In a stark warning, Harris County Judge Lina Hidalgo and CenterPoint Energy cautioned area residents Tuesday night that the catastrophic power outages affecting more than a million locals could be with us even longer than the hellaciously cold weather dumped on Texas by an unprecedented winter storm.
“Let me give it to you straight, based on the visibility I have: Whether you have power or not right now, there is a possibility of power outages even beyond the length of this weather,” Hidalgo said.
The reason these outages might last even longer than the cold weather is because even once Texas warms up, it’s still likely that the state’s independent power generators — whom state regulators have relatively little control over thanks to Texas’ largely free-market power system — will still have trouble cooking up enough electricity. It’s a problem affecting all the state’s forms of power generation, including natural gas, coal, nuclear and wind power.
CenterPoint VP Jason Ryan echoed Hidalgo’s warning: “You should plan as if you may have sustained outages until this generation shortfall is over,” he said.
“Let me stress that: it’s not until it gets warmer, it’s until this generation shortfall is over, which could be a number of days,” Ryan continued ominously.
Hidalgo said that there are still 1.2 million CenterPoint customers in the greater Houston area that still don’t have power due to forced outages dictated by ERCOT (the Electric Reliability Council of Texas). That’s roughly the same number of folks that were without electricity on Monday evening, although this new total includes some people who only lost power on Tuesday and doesn’t include a lucky few who regained power.
“We’ve been hit hard by nature this week, but we can’t deny that some of this is a man-made disaster as well, and the five million residents of this county — and really, this region and this state — will deserve answers from ERCOT once this is over,” Hidalgo said. She bluntly criticized the state’s electric grid operator for “being overly optimistic” and for not doing more to prepare for a storm forecasters saw coming with plenty of advance notice.
Ryan once again reminded the public that CenterPoint only delivers the energy provided by the state’s independent power generators, and is legally required to cut power to lessen the load on the state grid when ERCOT deems it necessary. That lack of control over how much power is available and when is the main reason CenterPoint hasn’t been able to provide more clarity about the length of these outages, he explained.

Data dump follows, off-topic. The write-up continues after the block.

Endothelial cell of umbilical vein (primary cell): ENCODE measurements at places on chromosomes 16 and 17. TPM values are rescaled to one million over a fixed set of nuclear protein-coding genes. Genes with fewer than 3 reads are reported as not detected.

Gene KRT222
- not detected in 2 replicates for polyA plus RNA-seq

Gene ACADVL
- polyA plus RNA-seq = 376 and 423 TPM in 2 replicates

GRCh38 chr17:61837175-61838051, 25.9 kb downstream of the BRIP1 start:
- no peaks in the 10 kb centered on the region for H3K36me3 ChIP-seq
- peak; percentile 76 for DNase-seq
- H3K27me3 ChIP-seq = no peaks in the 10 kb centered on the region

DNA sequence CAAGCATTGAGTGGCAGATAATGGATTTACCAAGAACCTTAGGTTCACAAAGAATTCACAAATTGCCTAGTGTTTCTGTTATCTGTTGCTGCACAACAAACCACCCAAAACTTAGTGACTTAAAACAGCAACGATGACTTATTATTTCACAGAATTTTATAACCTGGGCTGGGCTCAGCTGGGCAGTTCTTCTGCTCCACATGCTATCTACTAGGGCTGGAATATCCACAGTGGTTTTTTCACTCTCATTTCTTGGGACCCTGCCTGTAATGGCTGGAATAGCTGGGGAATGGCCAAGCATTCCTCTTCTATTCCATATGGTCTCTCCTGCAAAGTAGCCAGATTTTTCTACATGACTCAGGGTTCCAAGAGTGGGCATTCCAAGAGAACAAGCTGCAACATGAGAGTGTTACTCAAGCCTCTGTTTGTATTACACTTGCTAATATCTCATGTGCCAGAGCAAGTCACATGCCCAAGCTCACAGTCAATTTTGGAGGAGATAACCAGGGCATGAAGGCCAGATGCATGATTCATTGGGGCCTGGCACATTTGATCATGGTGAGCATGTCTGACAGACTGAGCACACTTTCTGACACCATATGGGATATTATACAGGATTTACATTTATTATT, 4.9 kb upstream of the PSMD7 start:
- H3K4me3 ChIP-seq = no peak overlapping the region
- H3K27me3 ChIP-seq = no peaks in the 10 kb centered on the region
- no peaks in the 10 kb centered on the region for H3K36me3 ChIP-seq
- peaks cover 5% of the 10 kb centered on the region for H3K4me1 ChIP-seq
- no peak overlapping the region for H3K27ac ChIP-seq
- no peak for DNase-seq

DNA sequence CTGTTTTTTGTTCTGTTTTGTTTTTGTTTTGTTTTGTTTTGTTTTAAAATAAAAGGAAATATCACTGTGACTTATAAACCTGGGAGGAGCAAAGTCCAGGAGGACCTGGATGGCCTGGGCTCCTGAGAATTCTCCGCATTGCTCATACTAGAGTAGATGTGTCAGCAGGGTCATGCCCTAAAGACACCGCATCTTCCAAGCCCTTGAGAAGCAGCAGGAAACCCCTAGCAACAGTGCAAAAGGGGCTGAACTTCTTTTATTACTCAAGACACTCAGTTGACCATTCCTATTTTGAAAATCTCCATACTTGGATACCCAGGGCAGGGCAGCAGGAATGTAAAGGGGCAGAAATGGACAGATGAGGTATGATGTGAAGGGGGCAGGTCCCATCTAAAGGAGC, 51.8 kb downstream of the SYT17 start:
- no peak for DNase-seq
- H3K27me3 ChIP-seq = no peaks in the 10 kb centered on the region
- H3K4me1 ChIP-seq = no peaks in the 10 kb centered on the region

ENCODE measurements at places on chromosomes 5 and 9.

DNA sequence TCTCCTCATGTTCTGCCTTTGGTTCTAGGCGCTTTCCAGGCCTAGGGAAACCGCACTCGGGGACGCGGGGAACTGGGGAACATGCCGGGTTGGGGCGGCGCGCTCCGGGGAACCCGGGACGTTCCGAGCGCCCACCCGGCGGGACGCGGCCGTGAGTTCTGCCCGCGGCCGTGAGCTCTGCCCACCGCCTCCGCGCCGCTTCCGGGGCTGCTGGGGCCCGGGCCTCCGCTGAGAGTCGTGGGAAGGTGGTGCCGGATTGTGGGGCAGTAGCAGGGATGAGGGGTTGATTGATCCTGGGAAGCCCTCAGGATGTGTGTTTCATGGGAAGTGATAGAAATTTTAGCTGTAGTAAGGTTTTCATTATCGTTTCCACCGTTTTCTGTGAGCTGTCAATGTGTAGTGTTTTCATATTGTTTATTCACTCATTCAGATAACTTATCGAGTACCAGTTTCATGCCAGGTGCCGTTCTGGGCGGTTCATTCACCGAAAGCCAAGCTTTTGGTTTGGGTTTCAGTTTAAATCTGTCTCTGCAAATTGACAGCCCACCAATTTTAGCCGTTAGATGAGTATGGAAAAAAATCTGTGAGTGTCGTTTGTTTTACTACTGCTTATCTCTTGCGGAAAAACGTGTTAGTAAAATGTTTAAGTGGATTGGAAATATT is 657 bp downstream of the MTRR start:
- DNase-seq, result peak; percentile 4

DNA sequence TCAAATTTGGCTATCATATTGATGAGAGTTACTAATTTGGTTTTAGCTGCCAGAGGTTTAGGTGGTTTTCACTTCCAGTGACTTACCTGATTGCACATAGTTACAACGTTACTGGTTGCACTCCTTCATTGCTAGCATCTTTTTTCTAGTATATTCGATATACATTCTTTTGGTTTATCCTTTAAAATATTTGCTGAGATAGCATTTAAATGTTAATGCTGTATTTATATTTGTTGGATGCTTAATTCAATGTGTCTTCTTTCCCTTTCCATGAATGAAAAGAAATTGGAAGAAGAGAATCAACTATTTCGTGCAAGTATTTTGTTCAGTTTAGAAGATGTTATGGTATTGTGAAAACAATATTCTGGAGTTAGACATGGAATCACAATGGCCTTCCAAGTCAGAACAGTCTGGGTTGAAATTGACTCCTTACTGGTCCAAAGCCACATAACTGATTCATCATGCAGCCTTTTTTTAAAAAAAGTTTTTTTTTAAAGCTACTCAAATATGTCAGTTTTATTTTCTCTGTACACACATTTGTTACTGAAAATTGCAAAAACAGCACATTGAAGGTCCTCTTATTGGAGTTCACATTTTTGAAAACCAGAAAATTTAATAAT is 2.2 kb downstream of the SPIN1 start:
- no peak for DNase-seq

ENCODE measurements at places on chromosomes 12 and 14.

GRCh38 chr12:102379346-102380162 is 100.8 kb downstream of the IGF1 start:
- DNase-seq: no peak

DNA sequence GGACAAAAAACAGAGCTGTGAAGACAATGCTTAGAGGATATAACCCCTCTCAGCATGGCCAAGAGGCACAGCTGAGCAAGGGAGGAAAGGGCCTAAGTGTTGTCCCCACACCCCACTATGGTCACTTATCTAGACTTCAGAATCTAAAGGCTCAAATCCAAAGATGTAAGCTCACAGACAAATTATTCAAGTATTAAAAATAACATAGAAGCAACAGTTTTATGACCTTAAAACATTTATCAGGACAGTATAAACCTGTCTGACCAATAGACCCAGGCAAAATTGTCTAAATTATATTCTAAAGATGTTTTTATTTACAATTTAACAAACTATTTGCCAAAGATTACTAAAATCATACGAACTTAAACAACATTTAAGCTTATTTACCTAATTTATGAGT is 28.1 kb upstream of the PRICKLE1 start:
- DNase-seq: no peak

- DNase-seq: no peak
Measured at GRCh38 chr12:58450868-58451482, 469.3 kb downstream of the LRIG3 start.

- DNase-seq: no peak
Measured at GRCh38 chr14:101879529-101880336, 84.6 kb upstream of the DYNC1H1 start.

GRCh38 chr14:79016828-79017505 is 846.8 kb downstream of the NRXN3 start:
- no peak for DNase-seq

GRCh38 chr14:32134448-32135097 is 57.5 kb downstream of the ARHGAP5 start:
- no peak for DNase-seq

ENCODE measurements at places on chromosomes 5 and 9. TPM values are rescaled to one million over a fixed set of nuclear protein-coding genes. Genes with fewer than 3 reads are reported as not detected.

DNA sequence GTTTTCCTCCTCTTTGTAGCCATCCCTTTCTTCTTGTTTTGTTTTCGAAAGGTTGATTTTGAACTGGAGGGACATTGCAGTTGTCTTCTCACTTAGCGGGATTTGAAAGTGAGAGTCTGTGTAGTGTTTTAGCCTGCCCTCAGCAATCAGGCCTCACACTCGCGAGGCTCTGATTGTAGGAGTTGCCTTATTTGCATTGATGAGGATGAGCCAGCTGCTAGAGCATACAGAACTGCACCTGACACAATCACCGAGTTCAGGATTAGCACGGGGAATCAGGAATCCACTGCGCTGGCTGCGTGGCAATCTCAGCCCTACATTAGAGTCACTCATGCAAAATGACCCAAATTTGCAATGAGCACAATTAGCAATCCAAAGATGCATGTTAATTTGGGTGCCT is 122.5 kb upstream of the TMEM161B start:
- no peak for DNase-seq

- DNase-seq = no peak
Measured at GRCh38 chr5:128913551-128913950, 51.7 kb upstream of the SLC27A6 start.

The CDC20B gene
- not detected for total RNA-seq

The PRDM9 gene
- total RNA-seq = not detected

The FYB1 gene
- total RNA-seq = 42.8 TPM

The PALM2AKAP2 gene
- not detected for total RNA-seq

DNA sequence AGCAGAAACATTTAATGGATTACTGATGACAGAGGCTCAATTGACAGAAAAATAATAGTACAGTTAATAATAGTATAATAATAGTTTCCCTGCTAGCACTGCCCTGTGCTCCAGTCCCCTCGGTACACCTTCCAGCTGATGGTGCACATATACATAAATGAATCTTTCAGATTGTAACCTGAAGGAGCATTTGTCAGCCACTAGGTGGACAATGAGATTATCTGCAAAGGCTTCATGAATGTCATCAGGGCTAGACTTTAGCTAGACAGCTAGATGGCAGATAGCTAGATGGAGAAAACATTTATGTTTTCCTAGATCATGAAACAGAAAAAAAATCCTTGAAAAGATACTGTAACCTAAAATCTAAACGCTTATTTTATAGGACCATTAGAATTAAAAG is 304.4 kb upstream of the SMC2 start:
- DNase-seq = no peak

“We may not have perfect information from the power generation companies that provide the power to us to get to you, but we are committed to giving you the information that we do have,” said Ryan.
Hidalgo also stressed the tragic number of carbon monoxide poisonings that have occurred in recent days due to people using unsafe heating sources inside their homes like barbecue grills, gas-powered generators and running vehicles inside closed garages.
Dr. Samuel Prater of Memorial Hermann called it “a public health disaster,” and Harris County Fire Marshal Laurie Christensen begged everyone watching the county’s press conference to warn all of their loved ones of the dangers of using those heat sources indoors.
“We have to get the message out. People are dying,” she said.
There have been around 300 calls within the county about carbon monoxide poisonings in recent days, and at least two county residents have died due to the noxious, invisible gas.
According to county meteorologist Jeff Lindner, Harris County can expect that a “second winter storm” bringing frigid temperatures and ice will most likely hit “starting anywhere between nine and midnight over the area, and then continuing through about nine or 10 o’clock tomorrow morning.” He said forecasters expect the western and northwestern parts of the county to bear the brunt of the oncoming ice buildup, and thinks places north of I-10 will see icier conditions than the rest of the region.
Space City Weather’s Eric Berger wrote in an evening storm update that “Travel in the northern half of Harris County, and points north, could become problematic to rather dangerous late this evening, and should be avoided after about 10 p.m.”
No matter where you are in Harris County, Lindner cautioned that Wednesday morning will bring more cases of slick, dangerous roads.
“Do not get in your car and travel, and stay where you’re at until about mid to late morning when the freezing line moves to the north and the ice begins to melt,” Lindner said.
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